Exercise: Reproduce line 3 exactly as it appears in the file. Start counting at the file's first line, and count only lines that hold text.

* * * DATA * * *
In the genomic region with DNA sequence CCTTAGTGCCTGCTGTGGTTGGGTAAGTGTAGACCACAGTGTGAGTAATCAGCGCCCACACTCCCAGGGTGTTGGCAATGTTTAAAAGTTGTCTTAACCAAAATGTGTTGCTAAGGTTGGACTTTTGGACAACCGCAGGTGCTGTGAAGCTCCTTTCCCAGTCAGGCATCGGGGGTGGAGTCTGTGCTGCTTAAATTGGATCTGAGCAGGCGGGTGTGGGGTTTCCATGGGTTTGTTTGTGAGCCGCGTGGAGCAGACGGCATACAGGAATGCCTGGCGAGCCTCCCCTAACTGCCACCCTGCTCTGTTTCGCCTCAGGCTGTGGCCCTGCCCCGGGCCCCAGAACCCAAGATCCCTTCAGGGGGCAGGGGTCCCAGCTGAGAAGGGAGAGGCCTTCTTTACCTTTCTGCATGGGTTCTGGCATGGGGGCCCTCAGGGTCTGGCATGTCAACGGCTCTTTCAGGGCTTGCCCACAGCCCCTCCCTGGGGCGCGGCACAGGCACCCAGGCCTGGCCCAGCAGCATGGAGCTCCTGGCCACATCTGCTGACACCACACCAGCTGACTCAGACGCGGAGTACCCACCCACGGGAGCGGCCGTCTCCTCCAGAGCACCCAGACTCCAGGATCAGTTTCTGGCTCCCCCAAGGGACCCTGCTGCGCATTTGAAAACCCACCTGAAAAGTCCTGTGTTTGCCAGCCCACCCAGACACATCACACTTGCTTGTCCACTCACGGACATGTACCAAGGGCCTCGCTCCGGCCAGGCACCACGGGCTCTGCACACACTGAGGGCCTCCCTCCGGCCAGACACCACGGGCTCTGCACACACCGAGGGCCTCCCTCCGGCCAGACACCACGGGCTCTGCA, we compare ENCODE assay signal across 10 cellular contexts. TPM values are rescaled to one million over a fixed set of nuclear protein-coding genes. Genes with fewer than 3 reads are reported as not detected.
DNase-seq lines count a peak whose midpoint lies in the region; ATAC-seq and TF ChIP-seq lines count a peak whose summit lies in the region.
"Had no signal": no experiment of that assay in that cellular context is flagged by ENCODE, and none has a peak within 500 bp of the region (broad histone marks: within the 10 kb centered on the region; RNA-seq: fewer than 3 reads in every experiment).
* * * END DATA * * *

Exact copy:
"Had no signal": no experiment of that assay in that cellular context is flagged by ENCODE, and none has a peak within 500 bp of the region (broad histone marks: within the 10 kb centered on the region; RNA-seq: fewer than 3 reads in every experiment).